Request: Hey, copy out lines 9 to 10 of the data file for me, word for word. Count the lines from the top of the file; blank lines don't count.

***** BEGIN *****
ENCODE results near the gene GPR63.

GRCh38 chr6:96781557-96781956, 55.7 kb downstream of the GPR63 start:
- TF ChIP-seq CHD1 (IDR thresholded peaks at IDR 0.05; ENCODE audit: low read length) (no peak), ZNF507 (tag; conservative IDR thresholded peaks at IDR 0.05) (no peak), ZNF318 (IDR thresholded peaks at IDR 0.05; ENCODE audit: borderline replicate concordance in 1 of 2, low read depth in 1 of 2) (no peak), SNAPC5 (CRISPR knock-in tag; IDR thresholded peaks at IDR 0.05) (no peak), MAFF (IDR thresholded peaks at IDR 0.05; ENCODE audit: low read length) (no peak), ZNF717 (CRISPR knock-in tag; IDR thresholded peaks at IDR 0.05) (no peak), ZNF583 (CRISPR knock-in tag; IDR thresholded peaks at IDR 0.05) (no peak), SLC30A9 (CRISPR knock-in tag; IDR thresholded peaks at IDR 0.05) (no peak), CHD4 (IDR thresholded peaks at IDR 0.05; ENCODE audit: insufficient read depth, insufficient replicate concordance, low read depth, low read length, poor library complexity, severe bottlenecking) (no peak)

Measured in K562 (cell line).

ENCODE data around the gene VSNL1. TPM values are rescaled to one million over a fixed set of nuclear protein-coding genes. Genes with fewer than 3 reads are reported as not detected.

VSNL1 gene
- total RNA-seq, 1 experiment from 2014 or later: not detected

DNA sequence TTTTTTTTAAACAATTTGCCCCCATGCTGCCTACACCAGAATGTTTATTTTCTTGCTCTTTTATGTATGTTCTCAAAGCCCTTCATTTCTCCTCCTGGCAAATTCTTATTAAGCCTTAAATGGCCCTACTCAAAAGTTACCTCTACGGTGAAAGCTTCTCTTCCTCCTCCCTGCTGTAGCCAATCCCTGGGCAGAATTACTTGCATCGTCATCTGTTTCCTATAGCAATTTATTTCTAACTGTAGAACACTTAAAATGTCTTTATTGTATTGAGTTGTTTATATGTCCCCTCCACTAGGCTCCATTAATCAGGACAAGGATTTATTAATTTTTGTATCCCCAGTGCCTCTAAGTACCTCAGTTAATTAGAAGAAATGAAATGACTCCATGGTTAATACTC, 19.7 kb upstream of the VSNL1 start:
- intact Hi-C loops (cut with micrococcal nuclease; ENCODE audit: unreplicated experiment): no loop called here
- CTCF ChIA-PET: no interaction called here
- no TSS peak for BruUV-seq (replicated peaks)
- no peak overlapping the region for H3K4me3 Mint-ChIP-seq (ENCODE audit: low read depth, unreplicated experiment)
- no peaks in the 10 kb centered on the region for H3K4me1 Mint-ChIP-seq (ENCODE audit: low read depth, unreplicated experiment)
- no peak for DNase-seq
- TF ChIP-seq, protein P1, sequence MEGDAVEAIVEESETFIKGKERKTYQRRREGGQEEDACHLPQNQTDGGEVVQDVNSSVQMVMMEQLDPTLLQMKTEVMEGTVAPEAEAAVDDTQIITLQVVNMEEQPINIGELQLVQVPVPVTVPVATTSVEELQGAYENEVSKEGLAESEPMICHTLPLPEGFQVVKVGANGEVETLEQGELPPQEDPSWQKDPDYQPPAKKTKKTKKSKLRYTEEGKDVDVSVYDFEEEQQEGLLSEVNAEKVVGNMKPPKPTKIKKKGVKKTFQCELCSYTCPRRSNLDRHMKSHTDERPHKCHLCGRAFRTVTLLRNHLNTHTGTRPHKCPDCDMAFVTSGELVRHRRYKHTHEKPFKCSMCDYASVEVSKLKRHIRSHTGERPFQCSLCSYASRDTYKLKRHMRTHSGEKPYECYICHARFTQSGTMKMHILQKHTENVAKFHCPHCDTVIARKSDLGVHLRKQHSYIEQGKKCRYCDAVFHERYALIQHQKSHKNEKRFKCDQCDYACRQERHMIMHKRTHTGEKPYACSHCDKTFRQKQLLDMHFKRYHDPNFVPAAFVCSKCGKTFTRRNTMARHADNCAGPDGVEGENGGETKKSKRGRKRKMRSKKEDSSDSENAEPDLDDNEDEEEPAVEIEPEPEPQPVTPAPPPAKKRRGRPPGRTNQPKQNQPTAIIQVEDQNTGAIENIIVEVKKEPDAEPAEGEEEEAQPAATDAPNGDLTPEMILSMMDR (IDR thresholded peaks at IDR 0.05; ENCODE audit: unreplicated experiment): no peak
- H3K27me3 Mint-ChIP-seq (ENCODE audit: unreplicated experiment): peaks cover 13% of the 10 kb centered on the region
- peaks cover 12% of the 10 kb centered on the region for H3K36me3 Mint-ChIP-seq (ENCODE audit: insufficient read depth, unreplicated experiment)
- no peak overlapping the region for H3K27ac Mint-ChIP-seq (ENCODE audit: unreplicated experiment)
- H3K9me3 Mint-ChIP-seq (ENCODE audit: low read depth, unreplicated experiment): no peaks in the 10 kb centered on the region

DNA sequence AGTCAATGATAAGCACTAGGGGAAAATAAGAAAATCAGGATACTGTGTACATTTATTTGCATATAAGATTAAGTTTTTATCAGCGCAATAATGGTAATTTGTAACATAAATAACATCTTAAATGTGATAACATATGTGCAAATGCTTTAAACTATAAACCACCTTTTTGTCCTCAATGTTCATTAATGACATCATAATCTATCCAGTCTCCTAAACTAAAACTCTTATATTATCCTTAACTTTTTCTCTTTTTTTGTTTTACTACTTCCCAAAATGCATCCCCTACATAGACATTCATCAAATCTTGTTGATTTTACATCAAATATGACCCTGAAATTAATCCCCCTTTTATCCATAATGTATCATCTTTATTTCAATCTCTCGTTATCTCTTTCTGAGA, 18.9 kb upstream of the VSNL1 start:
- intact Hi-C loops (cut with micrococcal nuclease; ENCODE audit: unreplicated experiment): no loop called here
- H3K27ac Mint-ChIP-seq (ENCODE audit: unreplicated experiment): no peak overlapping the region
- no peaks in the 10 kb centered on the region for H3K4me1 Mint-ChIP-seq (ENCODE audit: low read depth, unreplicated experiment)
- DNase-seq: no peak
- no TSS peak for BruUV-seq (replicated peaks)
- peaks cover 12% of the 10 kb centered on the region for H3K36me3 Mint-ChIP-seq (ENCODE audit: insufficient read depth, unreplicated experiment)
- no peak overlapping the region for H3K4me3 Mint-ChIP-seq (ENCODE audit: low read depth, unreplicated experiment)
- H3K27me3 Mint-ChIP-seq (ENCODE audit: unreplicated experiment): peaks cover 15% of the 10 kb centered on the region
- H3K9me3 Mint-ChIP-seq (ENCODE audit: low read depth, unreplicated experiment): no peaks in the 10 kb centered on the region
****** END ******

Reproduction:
- intact Hi-C loops (cut with micrococcal nuclease; ENCODE audit: unreplicated experiment): no loop called here
- CTCF ChIA-PET: no interaction called here